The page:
PRO-2-02-RR:IT:EC 227411 PH
Port Director of Customs
United States Customs Service
1315 South 27th Street
Phoenix, Arizona 85034
RE: Protest 2605-95-100037; Surety Protest; 19 U.S.C.
1514(c)(1); 19 CFR 174.13(a)(6)
Dear Madame or Sir:
The above-referenced protest was forwarded to this office for
further review. We have considered the protest and our decision
The protestant's request for further review may be summarily
disposed of. The scope of review in this protest is on the
administrative record, and the protestant has not presented any
evidence in support of its bald assertions. The Customs Service
will not grant further review of a blanket protest. The
protestant must comply with the statutory and regulatory
requirements. Under 19 U.S.C. 1514(c)(1), a protest of a
decision must set forth distinctly and specifically each decision
as to which protest is made. See generally, United States v.
Parksmith Corp., 62 CCPA 76, 514 F. 2d 1052, C.A.D. 1149 (1975);
American Commerce Co. v. United States, 42 Cust. Ct. 98, 173 F.
Supp. 812, C.D. 2072 (1959); United States v. E. H. Bailey & Co.,
32 CCPA 89, C.A.D. 291 (1944).
In this protest, the protestant files a "protective protest"
against Customs decision to "reclassify and/or reappraise the
subject entry", "deny drawback", "assess antidumping or
countervailing duties, marking duties, vessel repair duties, or
any other special duties, charges or exaction, including but not
limited to interest." The protest also protests "the untimely
liquidation or reliquidation and/or unlawful suspension or
extension of liquidation as notification was inadequately
issued", and "any clerical error or mistake of fact made on the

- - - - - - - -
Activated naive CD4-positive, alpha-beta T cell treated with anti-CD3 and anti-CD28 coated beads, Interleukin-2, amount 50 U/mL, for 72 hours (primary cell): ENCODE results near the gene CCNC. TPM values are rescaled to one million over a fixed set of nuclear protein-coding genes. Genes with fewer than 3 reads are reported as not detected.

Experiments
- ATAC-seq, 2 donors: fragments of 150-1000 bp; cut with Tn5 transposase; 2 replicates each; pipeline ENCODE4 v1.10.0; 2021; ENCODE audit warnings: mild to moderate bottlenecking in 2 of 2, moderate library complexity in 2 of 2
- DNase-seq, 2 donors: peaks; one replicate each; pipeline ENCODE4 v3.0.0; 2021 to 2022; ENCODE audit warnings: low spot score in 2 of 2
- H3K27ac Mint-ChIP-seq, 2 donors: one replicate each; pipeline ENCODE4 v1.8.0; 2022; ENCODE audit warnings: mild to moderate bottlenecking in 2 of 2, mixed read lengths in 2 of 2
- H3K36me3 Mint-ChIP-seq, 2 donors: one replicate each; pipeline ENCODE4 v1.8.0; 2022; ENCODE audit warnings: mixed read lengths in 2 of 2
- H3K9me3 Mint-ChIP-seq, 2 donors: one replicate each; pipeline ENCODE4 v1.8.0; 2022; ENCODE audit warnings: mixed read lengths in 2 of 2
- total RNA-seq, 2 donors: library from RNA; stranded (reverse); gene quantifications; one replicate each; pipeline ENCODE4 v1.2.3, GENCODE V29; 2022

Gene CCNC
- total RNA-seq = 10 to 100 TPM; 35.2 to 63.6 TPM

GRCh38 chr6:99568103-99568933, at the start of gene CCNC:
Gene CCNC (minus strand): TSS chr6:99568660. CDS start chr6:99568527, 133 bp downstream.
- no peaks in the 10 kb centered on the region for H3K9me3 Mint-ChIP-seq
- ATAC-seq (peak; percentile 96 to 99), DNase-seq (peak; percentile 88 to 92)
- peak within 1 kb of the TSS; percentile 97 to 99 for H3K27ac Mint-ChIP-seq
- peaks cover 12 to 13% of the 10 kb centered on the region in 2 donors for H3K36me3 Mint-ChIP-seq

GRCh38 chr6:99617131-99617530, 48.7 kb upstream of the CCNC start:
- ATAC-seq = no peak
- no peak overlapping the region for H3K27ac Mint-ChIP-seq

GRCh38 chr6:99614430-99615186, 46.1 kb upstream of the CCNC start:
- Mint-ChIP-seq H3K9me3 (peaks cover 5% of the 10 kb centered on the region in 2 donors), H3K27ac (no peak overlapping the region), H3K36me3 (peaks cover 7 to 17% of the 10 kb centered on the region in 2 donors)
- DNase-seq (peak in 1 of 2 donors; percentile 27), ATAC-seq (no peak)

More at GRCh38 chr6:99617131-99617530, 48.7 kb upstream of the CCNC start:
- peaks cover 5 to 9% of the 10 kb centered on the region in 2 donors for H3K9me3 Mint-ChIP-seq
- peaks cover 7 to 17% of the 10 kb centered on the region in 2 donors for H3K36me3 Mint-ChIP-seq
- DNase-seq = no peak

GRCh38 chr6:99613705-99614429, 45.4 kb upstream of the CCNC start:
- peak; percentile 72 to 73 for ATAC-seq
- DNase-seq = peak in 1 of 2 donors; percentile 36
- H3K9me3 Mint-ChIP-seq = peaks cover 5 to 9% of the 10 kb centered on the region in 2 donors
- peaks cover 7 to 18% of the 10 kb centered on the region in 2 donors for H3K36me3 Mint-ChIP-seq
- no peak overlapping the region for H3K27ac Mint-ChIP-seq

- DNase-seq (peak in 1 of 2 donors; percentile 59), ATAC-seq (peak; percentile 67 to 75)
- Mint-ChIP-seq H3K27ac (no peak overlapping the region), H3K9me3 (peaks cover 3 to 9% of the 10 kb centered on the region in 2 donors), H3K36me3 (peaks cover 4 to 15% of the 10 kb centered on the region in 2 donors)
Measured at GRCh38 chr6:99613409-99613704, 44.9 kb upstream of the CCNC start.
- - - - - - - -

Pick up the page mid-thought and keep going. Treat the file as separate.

subject entry." The protestant "protests the liability of the
subject liquidations [on the basis that] [s]urety presently has
no information indicating that [the protestant surety] is in fact
the surety on the bond(s) used to secure the merchandise in
The Customs Regulations (19 CFR 174.13(a)(6)) require that a
protest set forth "[t]he nature of, and justification for the
objection set forth distinctly and specifically with respect to
each category, payment, claim, decision, or refusal." The
Customs Service has and will continue to fully consider any
relevant allegation in a protest supported by competent evidence.
However, in acting on a protest, Customs cannot and will not
assume facts that are not presented (e.g., an unsubstantiated
claim that the surety-protestant was not surety on the bond(s)
used to secure the merchandise in question (in this regard, we
note that Customs records show the surety-protestant as surety on
the bond used to secure the merchandise in question)).
In this protest, the only assertions which may possibly meet the
requirement for distinct and specific justification (in 19 CFR
174.13(a)(6), see above) are the assertions that the "liquidation
of the subject entry [was] null and void, having been made after
the expiration of the one year and/or four year limitations on
liquidation [under 19 U.S.C. 1504(a)] [and] that the suspension
or extension of liquidation for the subject entry was not
properly issued and was improper for citing a reason other than
one authorized by statute or regulation [under 19 U.S.C.
1504(b)]." In this regard, Customs records show that proper
notices of the extensions of liquidation were issued to both the
importer of record and the surety protestant and that the reason
for extension of liquidation met the statutory requirements (see,
e.g., ruling HQ 226410, April 29, 1996, copy enclosed). Also in
this regard, we note that the case that protestant cites
(Intercargo Insurance Company (Genauer) v. United States, 879 F.
Supp. 1338, 95 CIT 37 (1995), has been reversed and remanded (83
F. 3d 391 (Fed. Cir. 1996) (cert. den., 117 S. Ct. 943 (1997))).
Based on the foregoing discussion, this protest should be DENIED
IN FULL. A copy of this decision (and of ruling HQ 226410, copy
enclosed) should be attached to the Form 19 and provided to the
protestant as part of the notice of action on the protest.
Trade Compliance Division